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Government shutdowns occur when policymakers fail to enact legislation to fund the federal government by the end of the fiscal year on September 30. Each year, Congress must pass, and the president must sign, legislation to provide funding for most government agencies. That legislation comes in the form of 12 appropriation bills, one for each appropriations committee. Lawmakers may also choose to pass a temporary funding bill, known as a continuing resolution, to provide funding for a limited time. If lawmakers fail to pass some or all of the appropriations bills on time, and a continuing resolution is not in place, the government would experience a partial or full “shutdown.”
There are many reasons government shutdowns are harmful, and here are a few.
It may be counterintuitive, but government shutdowns are expensive. A government shutdown pauses programs and government operations, only for them to eventually start up again, and that has costs. For example, the Office of Management and Budget (OMB) estimated that the lost productivity of government workers during the shutdown in 2013, which lasted 16 days, cost the government $2 billion.
More recently, a report issued in September 2019 by the Senate Permanent Subcommittee on Investigations found that the “last three government shutdowns cost taxpayers nearly $4 billion — at least $3.7 billion in back pay to furloughed federal workers, and at least $338 million in other costs associated with the shutdowns, including extra administrative work, lost revenue, and late fees on interest payments.” That assessment is an underestimate because it excluded substantial costs associated with several government agencies (including the Department of Defense), which were unable to provide complete estimates to the Subcommittee.
Government shutdowns can harm economic growth and certainty. A 2013 Macroeconomic Advisors paper found that government shutdowns can impose costs on the economy such as increasing the unemployment rate, lowering the growth in gross domestic product (GDP), and raising the cost of borrowing. The Bureau of Economic Analysis estimated that the government shutdown in October 2013 reduced fourth-quarter GDP that year by 0.3 percentage points. An S&P Global analysis found that a government shutdown in 2017 could have reduced real fourth-quarter GDP growth by $6.5 billion per week. The Congressional Budget Office estimated that the partial government shutdown that lasted from December 22, 2018 until January 25, 2019 reduced real GDP by $11 billion over the fourth quarter of 2018 and the first quarter of 2019 (although they assumed that much of that reduction would have been made up later in the year).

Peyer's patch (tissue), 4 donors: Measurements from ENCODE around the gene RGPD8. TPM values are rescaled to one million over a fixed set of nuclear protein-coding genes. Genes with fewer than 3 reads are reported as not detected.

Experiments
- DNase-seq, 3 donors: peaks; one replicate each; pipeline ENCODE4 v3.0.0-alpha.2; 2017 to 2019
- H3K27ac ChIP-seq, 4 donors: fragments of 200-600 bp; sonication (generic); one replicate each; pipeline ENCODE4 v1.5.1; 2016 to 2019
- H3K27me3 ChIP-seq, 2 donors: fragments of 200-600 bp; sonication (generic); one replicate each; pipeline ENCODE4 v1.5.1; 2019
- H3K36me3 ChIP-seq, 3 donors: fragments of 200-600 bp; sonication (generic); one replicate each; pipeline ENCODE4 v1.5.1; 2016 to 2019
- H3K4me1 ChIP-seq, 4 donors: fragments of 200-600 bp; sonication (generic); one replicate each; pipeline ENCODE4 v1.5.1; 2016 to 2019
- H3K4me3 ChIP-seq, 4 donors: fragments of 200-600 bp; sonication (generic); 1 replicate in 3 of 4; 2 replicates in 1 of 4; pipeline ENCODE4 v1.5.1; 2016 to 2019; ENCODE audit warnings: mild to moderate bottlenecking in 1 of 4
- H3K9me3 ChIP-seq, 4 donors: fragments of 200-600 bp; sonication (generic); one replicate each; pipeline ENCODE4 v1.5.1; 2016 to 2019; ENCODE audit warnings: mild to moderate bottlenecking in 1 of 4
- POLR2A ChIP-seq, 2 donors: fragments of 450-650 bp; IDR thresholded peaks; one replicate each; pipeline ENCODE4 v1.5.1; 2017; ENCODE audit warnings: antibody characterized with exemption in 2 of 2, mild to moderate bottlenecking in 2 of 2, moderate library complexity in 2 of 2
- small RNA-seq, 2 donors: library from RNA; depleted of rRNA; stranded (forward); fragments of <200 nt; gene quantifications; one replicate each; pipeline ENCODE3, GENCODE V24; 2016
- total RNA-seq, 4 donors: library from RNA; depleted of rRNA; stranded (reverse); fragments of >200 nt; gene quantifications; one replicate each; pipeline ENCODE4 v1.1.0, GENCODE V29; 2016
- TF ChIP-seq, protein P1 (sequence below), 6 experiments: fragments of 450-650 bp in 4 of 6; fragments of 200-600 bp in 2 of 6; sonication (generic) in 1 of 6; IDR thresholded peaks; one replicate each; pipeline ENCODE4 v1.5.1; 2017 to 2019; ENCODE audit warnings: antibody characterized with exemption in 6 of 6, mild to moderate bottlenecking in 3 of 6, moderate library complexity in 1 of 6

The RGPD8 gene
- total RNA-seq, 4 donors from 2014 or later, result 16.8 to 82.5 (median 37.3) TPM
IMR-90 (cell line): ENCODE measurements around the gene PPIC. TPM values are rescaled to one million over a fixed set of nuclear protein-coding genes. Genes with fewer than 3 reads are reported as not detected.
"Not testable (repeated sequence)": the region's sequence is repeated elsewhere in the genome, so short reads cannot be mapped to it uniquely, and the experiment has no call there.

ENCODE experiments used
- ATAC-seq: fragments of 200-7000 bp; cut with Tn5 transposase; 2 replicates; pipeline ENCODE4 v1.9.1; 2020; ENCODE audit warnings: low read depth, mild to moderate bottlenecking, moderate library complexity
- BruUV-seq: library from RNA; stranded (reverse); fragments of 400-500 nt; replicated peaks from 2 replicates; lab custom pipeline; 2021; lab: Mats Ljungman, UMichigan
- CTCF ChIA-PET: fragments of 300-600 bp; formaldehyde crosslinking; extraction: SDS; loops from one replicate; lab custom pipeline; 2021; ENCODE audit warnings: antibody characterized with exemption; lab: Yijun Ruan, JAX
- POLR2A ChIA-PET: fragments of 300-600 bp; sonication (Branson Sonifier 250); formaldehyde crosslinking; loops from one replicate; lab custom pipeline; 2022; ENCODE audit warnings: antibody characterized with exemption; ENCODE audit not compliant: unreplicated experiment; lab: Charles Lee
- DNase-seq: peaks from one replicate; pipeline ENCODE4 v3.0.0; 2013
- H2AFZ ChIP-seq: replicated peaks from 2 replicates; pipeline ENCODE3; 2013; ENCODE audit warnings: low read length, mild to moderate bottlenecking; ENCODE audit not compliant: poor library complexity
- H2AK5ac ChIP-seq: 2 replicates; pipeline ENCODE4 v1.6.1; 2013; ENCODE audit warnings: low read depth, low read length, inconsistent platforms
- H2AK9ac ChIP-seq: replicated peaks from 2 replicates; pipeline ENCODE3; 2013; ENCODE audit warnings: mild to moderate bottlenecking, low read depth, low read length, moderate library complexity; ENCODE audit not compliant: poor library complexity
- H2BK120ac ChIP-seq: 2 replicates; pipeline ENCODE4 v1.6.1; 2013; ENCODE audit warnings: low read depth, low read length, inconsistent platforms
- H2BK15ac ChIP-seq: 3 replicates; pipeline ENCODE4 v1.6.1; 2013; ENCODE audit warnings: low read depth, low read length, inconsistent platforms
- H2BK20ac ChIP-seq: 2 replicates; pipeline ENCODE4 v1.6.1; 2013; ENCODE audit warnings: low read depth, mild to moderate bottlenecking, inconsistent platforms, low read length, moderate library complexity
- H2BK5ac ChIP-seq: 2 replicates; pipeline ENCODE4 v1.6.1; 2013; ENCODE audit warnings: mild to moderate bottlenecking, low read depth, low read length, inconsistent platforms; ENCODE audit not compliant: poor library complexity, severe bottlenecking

Additionally, a shutdown can cause disruptions in sectors of the economy. For instance, a Partnership for Public Service report noted that the last government shutdown (which lasted from December 2018 to January 2019) halted two major Small Business Administration loan programs. Those programs typically dispense nearly $200 million a day to small and midsize U.S. businesses; lack of access to such loans hindered business plans and caused economic hardship for thousands of entrepreneurs and their employees. Shutdowns also impact regulatory offices like the Alcohol and Tobacco Tax and Trade Bureau within the Department of the Treasury. An example— without the necessary certifications and approvals to operate, production for craft breweries throughout the country stalled, thereby reducing revenue for over 7,300 producers who provide more than 135,000 jobs.
While programs such as Social Security and Medicare would remain largely unaffected by a government shutdown, other programs and services could be interrupted by the temporary furlough of “nonessential” government staff. In 2013, OMB showed that the shutdown that year disrupted scientific research, services for veterans and seniors, and health and safety inspections by the Food and Drug Administration, the Federal Aviation Administration, and the National Transportation Safety Board, among other programs.
Shutdowns contribute to economic insecurity among federal workers. During the last shutdown, about 800,000 federal employees were either furloughed or went without pay. This included workers at national parks and museums, corrections officers at federal prisons, and officials from the Transportation Security Administration. The gap in pay creates an adverse situation for federal workers as about 20 percent of Americans are unable to pay their monthly bills in full and about 40 percent are unable to pay an emergency expense of $400 or more with cash, according to the Federal Reserve.
Also, shutdowns may harm recruitment and retention of quality staff. Experts interviewed by the Government Accountability Office noted that prolonged shutdowns may alter the perception of federal jobs and reduce the attractiveness of such jobs for younger workers. Such perceptions are already apparent in the federal government where, currently, just 7 percent of all permanent, full-time federal employees are under the age of 30; that age group makes up 20 percent of the broader labor market.
Engaging in fiscal brinksmanship is not an effective way of addressing our nation’s fiscal challenges. It delays the tough decisions and has real costs for the budget, the economy, and everyday Americans. Instead of governing by crisis, lawmakers should work together to create a long-term plan that addresses the growing mismatch between spending and revenue and puts us on a sustainable fiscal path.
Related: What Is a Continuing Resolution?
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